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  • Voltaire Staff

Hugo Awards hit with speculations of Chinese censorship over big name exclusions



The 2023 Hugo Awards for science fiction, which were held in China for the first time, have become mired in controversy with revelations that several authors were excluded from the fray without clear explanations.


According to a report in Guardian, RF Kuang's award-winning novel 'Babel,' which recently earned the fiction book of the year title at the British Book Awards, was excluded from the contest.


The exclusion also included an episode of the popular Netflix show 'The Sandman' as well as contributions from author Xiran Jay Zhao.


These works, and more, were labelled with an asterisk and the phrase "not eligible" with no further explanation about the decision.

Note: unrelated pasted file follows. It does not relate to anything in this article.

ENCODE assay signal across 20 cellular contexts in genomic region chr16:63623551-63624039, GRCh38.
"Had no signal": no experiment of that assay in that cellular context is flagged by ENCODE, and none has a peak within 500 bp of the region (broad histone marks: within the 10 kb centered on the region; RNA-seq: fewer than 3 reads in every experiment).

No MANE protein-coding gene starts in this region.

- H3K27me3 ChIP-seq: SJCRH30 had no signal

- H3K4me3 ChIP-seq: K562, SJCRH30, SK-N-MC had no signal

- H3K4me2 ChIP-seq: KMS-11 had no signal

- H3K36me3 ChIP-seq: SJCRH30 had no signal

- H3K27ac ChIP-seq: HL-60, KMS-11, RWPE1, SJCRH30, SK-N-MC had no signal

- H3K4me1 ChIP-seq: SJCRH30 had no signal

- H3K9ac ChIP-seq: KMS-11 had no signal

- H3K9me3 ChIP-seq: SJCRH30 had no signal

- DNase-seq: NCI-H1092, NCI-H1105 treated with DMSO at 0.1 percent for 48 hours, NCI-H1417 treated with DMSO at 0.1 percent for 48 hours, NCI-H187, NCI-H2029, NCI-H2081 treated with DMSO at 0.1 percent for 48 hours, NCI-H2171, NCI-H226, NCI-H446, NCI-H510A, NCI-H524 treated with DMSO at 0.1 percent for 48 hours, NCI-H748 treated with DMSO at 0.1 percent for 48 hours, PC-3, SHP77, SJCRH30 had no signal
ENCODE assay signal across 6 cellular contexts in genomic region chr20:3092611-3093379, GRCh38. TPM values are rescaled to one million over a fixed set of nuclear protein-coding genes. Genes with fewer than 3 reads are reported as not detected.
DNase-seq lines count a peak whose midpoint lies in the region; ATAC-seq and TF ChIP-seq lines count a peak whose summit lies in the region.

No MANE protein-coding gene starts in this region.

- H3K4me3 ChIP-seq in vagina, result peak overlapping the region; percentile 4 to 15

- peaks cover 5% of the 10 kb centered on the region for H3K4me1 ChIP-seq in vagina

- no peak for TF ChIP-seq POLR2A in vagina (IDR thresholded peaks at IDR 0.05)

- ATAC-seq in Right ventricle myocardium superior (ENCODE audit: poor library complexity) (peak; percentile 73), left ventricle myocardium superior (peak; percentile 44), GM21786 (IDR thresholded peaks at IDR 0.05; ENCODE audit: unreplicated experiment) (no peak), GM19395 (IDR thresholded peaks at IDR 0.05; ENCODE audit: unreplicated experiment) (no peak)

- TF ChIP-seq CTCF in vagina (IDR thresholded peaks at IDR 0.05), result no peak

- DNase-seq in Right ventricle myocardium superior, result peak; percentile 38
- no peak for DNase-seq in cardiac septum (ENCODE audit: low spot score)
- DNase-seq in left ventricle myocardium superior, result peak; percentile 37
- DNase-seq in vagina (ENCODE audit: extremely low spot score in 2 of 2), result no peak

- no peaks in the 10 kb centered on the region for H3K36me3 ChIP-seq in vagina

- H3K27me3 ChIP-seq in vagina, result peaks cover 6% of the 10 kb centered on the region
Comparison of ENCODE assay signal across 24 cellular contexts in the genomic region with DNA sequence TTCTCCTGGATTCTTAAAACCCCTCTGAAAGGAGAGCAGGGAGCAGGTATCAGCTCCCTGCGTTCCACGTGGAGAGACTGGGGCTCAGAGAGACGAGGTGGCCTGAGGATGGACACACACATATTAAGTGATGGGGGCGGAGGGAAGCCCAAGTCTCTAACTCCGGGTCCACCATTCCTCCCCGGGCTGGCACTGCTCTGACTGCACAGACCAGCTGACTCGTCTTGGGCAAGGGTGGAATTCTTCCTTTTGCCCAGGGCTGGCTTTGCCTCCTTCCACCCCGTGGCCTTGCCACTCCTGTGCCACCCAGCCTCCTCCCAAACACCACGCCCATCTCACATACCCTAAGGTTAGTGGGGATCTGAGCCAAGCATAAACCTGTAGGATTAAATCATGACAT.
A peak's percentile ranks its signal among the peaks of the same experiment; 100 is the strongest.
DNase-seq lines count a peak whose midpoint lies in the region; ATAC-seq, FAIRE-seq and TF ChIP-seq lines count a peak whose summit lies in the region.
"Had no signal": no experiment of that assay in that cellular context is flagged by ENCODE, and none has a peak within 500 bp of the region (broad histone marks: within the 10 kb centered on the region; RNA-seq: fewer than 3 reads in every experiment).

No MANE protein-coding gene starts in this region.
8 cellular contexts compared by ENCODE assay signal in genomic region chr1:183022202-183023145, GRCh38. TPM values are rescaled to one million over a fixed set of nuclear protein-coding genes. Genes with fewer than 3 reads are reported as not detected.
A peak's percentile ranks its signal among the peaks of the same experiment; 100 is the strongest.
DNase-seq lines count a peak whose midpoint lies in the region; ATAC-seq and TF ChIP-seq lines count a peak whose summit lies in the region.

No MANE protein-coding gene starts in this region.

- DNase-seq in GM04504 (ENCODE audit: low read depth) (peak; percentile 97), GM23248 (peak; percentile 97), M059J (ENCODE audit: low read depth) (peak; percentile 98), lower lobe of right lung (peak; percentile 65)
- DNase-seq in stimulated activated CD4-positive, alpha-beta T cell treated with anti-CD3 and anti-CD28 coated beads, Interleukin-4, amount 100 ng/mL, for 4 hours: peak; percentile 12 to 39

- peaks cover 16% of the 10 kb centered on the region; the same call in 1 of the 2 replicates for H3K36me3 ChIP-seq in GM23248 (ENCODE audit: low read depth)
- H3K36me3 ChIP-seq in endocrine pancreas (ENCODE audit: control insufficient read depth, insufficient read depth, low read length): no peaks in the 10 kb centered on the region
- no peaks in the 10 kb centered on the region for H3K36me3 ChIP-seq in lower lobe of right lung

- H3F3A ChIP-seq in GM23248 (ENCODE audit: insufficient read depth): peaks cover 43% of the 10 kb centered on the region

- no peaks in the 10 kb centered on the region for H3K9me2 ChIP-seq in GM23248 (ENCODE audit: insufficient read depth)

The exclusions have given rise to questions such as whether there had been interference or censorship in the process from Chinese authorities, which are wont to exercise a stringent control over all cultural events within its borders.


However, Dave McCarty, the head of the 2023 Hugo awards jury, dismissed the concern saying there was no interference.


"Nobody has ordered me to do anything … There was no communication between the Hugo administration team and the Chinese government in any official manner," he wrote on Facebook.


The Hugo Awards stand as the foremost recognition in the realm of science fiction and fantasy fiction. The award is named after Hugo Gernsback, the founder of Amazing Stories magazine, and managed by the World Science Fiction Society, a community of passionate sci-fi enthusiasts.


These awards, involve a voting process where fans express their preferences for outstanding works or authors across a diverse range of categories.


The culmination of the process occurs at the annual Worldcon conference, hosted in varying cities each year, where the winners are celebrated in a ceremony that honours excellence in the dynamic world of speculative fiction.

 

 

 

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